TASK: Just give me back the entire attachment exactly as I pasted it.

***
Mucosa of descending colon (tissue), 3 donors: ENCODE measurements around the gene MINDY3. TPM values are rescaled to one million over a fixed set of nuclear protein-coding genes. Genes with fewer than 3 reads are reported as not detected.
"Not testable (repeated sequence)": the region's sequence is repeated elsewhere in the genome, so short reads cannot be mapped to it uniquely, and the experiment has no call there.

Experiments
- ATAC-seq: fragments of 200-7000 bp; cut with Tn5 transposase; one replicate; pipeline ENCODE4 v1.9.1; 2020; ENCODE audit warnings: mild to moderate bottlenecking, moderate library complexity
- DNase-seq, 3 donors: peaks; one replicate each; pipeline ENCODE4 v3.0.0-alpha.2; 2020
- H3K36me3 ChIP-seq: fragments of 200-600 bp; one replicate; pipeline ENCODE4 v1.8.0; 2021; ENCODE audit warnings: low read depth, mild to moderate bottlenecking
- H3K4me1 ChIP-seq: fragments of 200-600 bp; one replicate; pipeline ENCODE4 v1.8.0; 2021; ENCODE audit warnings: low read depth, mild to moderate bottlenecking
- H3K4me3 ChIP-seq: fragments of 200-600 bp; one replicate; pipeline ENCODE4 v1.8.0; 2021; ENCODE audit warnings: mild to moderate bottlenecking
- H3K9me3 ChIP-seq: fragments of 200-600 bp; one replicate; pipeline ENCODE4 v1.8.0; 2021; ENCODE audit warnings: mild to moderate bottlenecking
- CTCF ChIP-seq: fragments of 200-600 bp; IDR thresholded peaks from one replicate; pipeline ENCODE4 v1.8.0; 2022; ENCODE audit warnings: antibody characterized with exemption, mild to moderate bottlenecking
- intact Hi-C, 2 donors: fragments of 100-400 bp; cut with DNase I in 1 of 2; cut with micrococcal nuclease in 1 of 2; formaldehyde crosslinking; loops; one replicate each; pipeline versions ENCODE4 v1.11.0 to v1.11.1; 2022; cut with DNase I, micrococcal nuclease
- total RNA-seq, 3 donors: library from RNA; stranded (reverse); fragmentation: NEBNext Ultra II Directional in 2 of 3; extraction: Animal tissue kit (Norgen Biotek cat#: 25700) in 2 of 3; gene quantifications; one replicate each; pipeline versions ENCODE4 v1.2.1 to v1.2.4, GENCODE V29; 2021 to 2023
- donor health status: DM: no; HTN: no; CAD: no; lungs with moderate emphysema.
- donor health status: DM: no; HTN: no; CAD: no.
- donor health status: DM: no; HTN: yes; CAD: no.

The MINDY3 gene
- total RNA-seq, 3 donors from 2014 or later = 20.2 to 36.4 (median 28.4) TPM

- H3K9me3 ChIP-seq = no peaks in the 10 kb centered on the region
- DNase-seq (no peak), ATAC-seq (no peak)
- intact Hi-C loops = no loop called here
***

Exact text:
Mucosa of descending colon (tissue), 3 donors: ENCODE measurements around the gene MINDY3. TPM values are rescaled to one million over a fixed set of nuclear protein-coding genes. Genes with fewer than 3 reads are reported as not detected.
"Not testable (repeated sequence)": the region's sequence is repeated elsewhere in the genome, so short reads cannot be mapped to it uniquely, and the experiment has no call there.

Experiments
- ATAC-seq: fragments of 200-7000 bp; cut with Tn5 transposase; one replicate; pipeline ENCODE4 v1.9.1; 2020; ENCODE audit warnings: mild to moderate bottlenecking, moderate library complexity
- DNase-seq, 3 donors: peaks; one replicate each; pipeline ENCODE4 v3.0.0-alpha.2; 2020
- H3K36me3 ChIP-seq: fragments of 200-600 bp; one replicate; pipeline ENCODE4 v1.8.0; 2021; ENCODE audit warnings: low read depth, mild to moderate bottlenecking
- H3K4me1 ChIP-seq: fragments of 200-600 bp; one replicate; pipeline ENCODE4 v1.8.0; 2021; ENCODE audit warnings: low read depth, mild to moderate bottlenecking
- H3K4me3 ChIP-seq: fragments of 200-600 bp; one replicate; pipeline ENCODE4 v1.8.0; 2021; ENCODE audit warnings: mild to moderate bottlenecking
- H3K9me3 ChIP-seq: fragments of 200-600 bp; one replicate; pipeline ENCODE4 v1.8.0; 2021; ENCODE audit warnings: mild to moderate bottlenecking
- CTCF ChIP-seq: fragments of 200-600 bp; IDR thresholded peaks from one replicate; pipeline ENCODE4 v1.8.0; 2022; ENCODE audit warnings: antibody characterized with exemption, mild to moderate bottlenecking
- intact Hi-C, 2 donors: fragments of 100-400 bp; cut with DNase I in 1 of 2; cut with micrococcal nuclease in 1 of 2; formaldehyde crosslinking; loops; one replicate each; pipeline versions ENCODE4 v1.11.0 to v1.11.1; 2022; cut with DNase I, micrococcal nuclease
- total RNA-seq, 3 donors: library from RNA; stranded (reverse); fragmentation: NEBNext Ultra II Directional in 2 of 3; extraction: Animal tissue kit (Norgen Biotek cat#: 25700) in 2 of 3; gene quantifications; one replicate each; pipeline versions ENCODE4 v1.2.1 to v1.2.4, GENCODE V29; 2021 to 2023
- donor health status: DM: no; HTN: no; CAD: no; lungs with moderate emphysema.
- donor health status: DM: no; HTN: no; CAD: no.
- donor health status: DM: no; HTN: yes; CAD: no.

The MINDY3 gene
- total RNA-seq, 3 donors from 2014 or later = 20.2 to 36.4 (median 28.4) TPM

- H3K9me3 ChIP-seq = no peaks in the 10 kb centered on the region
- DNase-seq (no peak), ATAC-seq (no peak)
- intact Hi-C loops = no loop called here